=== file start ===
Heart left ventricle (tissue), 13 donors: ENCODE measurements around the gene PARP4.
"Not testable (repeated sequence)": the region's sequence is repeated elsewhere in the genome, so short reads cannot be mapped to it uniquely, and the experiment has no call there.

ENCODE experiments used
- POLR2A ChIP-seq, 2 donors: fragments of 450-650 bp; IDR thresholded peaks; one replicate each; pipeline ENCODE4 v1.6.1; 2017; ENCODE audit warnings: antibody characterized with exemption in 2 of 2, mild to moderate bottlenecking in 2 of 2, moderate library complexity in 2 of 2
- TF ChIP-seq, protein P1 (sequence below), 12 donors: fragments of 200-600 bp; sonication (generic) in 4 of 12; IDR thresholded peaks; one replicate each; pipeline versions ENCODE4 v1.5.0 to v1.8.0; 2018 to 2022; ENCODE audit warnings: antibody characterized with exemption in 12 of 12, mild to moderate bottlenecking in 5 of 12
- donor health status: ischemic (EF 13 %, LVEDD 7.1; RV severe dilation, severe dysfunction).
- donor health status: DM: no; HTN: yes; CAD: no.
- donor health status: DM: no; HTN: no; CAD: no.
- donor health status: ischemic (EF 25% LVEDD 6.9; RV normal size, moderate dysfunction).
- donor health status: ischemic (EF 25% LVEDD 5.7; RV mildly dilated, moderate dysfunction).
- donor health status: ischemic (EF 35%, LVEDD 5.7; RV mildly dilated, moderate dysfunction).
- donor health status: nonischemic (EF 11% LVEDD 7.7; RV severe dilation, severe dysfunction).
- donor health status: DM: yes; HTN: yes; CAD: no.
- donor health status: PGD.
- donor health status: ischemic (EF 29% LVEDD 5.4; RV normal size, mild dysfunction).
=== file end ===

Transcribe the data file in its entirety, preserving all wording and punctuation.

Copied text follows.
Heart left ventricle (tissue), 13 donors: ENCODE measurements around the gene PARP4.
"Not testable (repeated sequence)": the region's sequence is repeated elsewhere in the genome, so short reads cannot be mapped to it uniquely, and the experiment has no call there.

ENCODE experiments used
- POLR2A ChIP-seq, 2 donors: fragments of 450-650 bp; IDR thresholded peaks; one replicate each; pipeline ENCODE4 v1.6.1; 2017; ENCODE audit warnings: antibody characterized with exemption in 2 of 2, mild to moderate bottlenecking in 2 of 2, moderate library complexity in 2 of 2
- TF ChIP-seq, protein P1 (sequence below), 12 donors: fragments of 200-600 bp; sonication (generic) in 4 of 12; IDR thresholded peaks; one replicate each; pipeline versions ENCODE4 v1.5.0 to v1.8.0; 2018 to 2022; ENCODE audit warnings: antibody characterized with exemption in 12 of 12, mild to moderate bottlenecking in 5 of 12
- donor health status: ischemic (EF 13 %, LVEDD 7.1; RV severe dilation, severe dysfunction).
- donor health status: DM: no; HTN: yes; CAD: no.
- donor health status: DM: no; HTN: no; CAD: no.
- donor health status: ischemic (EF 25% LVEDD 6.9; RV normal size, moderate dysfunction).
- donor health status: ischemic (EF 25% LVEDD 5.7; RV mildly dilated, moderate dysfunction).
- donor health status: ischemic (EF 35%, LVEDD 5.7; RV mildly dilated, moderate dysfunction).
- donor health status: nonischemic (EF 11% LVEDD 7.7; RV severe dilation, severe dysfunction).
- donor health status: DM: yes; HTN: yes; CAD: no.
- donor health status: PGD.
- donor health status: ischemic (EF 29% LVEDD 5.4; RV normal size, mild dysfunction).